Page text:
In essence then, while Diablo 3 can in some part claim to be operating at a perfect 60Hz refresh, the core hack-and-slash mechanics don't quite hit the same lofty target. It's unfortunate, and affects the heart of the combat at times where inconsistency in controller feedback can be jarring. Equally confusing is the fact it impacts the PS4 version primarily, while the Xbox One - which clearly utilises the same technique - only suffers its wrath to a light degree.

So what could be the cause? It's unusual to see an engine rendering different elements of a game at different rates, but we've seen tricks in this vein before to save on performance. Recent entries in the Forza Motorsport series, for example, halve the frame-rate of certain reflections to maintain the 60fps of its core handling. Elsewhere, we've seen Dark Souls 2 strip away frames from enemy animations in the distance - noticed in expansive areas such as No Man's Wharf - where drawing closer brings back their full rate of motion. Trials Fusion's shadows also render at varying levels of refresh (either quarter or halved) based on distance.

But this is different - the opening battle at the New Tristram gates is an extreme case, but we also see frames being cut on Sony's platform where the Xbox One is smoother throughout - and often without any obvious correlation to the on-screen action. Wandering uncontested through the more simplistic Fields of Misery area, for example, can cause occasional dropped frames, while hectic maelstroms of effects around Act 3's Battlefields run as smooth as butter.

Evidently, this isn't just down to the PS4's GPU struggling to render multiple enemies on-screen or complex scenes. Even with huge bursts of alpha effects and dozens of enemies flying from all angles, the console regularly proves it can hold up at 60fps where it counts - even in co-op multiplayer. This suggests a GPU bottleneck from running at 1080p is, in all likelihood, unlikely to be the cause. As a possibility, these dips may come down to Diablo 3's managing of background processes; CPU-side calculations, or asset streaming beyond the player's field of view.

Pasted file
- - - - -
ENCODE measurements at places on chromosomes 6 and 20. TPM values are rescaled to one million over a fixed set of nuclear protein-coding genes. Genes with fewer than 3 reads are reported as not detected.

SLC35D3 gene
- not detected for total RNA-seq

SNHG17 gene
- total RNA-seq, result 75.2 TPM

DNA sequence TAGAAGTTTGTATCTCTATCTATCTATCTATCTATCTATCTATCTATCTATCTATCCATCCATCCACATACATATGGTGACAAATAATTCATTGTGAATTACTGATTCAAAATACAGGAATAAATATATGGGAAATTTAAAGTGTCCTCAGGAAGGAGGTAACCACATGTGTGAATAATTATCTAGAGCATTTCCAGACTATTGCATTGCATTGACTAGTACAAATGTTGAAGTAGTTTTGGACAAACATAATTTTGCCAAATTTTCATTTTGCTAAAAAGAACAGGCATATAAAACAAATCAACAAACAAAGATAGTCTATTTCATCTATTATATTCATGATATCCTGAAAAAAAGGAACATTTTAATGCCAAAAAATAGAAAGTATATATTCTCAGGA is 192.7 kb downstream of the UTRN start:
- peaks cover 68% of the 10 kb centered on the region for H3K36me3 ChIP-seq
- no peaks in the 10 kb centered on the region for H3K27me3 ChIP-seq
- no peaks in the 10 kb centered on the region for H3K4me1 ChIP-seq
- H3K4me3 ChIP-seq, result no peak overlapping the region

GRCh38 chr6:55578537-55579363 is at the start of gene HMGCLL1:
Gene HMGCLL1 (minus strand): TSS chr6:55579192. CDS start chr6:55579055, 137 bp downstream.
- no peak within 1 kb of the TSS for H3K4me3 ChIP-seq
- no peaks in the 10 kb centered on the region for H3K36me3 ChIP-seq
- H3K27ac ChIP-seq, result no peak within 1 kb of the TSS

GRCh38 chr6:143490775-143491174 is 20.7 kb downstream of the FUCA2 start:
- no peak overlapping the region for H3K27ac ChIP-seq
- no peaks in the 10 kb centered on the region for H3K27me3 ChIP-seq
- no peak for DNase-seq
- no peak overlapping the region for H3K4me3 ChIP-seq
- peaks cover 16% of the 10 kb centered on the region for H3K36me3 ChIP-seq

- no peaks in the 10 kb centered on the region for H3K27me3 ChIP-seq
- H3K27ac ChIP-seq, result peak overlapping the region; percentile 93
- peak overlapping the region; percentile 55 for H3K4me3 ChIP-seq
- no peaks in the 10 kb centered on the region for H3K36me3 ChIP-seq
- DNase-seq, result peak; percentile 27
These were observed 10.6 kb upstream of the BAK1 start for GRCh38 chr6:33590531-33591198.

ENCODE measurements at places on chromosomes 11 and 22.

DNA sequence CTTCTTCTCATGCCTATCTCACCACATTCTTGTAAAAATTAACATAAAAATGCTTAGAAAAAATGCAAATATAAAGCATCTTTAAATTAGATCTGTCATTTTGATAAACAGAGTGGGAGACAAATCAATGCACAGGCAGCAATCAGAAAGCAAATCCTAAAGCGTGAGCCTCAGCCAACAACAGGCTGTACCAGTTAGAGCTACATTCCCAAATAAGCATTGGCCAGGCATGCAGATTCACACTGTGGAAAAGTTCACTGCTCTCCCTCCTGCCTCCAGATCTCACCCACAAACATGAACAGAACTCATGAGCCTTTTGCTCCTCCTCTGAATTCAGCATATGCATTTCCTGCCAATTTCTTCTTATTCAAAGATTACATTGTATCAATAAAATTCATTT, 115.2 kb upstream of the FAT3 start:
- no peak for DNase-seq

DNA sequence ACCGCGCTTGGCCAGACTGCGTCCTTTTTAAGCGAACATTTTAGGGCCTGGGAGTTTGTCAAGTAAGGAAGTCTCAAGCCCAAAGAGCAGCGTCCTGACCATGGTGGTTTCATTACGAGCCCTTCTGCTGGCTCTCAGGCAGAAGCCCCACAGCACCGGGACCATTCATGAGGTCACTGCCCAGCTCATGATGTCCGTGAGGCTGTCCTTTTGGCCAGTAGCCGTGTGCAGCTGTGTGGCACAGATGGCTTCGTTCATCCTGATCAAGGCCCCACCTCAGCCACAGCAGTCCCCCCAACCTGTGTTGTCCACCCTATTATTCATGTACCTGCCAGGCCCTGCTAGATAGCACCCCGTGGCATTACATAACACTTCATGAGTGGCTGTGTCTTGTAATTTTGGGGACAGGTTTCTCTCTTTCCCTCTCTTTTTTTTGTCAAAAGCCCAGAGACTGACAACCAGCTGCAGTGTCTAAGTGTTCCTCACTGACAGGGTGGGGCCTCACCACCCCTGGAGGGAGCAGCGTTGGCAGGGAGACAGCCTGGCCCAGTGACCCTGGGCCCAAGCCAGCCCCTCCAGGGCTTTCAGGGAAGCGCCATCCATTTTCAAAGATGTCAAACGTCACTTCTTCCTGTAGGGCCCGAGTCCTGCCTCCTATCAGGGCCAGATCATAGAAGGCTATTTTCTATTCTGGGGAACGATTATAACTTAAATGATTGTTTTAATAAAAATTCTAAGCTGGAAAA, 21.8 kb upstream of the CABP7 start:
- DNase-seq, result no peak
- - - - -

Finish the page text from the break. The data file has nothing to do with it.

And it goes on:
PlayStation 4Xbox OnePC

Diablo 3 arrives on the new wave of consoles, complete with all extras included in the Reaper of Souls expansion. Between Xbox One, PS4 and PC, there are no changes to character detail up-close.

PlayStation 4Xbox OnePC

The field of view (FOV) on PC remains wider than both console platforms, which adopt a similar viewpoint to the existing PS3 and Xbox 360 versions of the game.

PlayStation 4Xbox OnePC

Xbox One textures are like-for-like with the PS4's, and also PC at its highest setting. The overview of New Tristram here only shows incidental differences in lamplight bloom.

PlayStation 4Xbox OnePC

PS4 and Xbox One each use the highest quality smoothed shadows available on PC - one of the more demanding settings available in its graphics menu.

PlayStation 4Xbox OnePC

Diablo 3's dark colour palette makes the (unpatched) Xbox One 1600x900 resolution hard to distinguish from PS4 running at full 1080p - barring lit doorways and any other high contrast edges.

PlayStation 4Xbox OnePC

Object placement is lightly randomised, as shown by the destructible urns around the Skeleton King's crypts. The in-engine physics work faultlessly here on both PS4 and Xbox One.

Based on its PC incarnation, this theory has merit. The engine has shown a limitation in support for multi-threaded CPUs, which has become a core facet of new-wave console design. It's conceivable that parts of the engine are hitting a bottleneck here, where the boost to the Xbox One's CPU clock speeds (up 1.75GHz per core, as opposed to the 1.6GHz on PS4) could possibly make an impact. But in truth, this is just speculation for now.

Despite the dual frame-rate issue, Diablo 3 on the new consoles fundamentally remains an excellent title, forging the top-end PC graphical standard with the four player drop-in, drop-out living room co-op that made the last-gen releases such a pleasure to play. This release also features the Reaper of Souls expansion's additional fifth act, the Crusader class, and adventure mode, which is an extra expense for PC owners.

The technological glitches are unusual though - and something we'll explore in more testing scenarios in our upcoming Face-Off. We hope the PS4 side sees some attention so the refresh on all counts matches its Xbox One sibling. Both platforms share effects quality ramped up to the same level, with each a match for the PC's highest smoothed shadow setting. The only other discrepancy on paper is the 900p and 1080p resolution divide, but in practice with a game of Diablo 3's gloomy aesthetic, the PS4's resolution advantage doesn't quite shine through as brightly as we'd hoped, where high contrast edges are uncommon. Each version is paired with heavy post-process anti-aliasing too, making the wide chasm in pixel-rate trickier still to catch by eye.

And yet, once the next patch hits, we're soon to see the Xbox One come up to par with a 1080p frame-buffer. But with its current performance advantage in actual gameplay, it's unclear whether such an update will in fact do more harm than good - or if future patches stand to resolve the PS4's issues. We'll return to the game with a full Face-Off - including co-op stress tests on some really demanding levels - once the launch day patches are in full effect.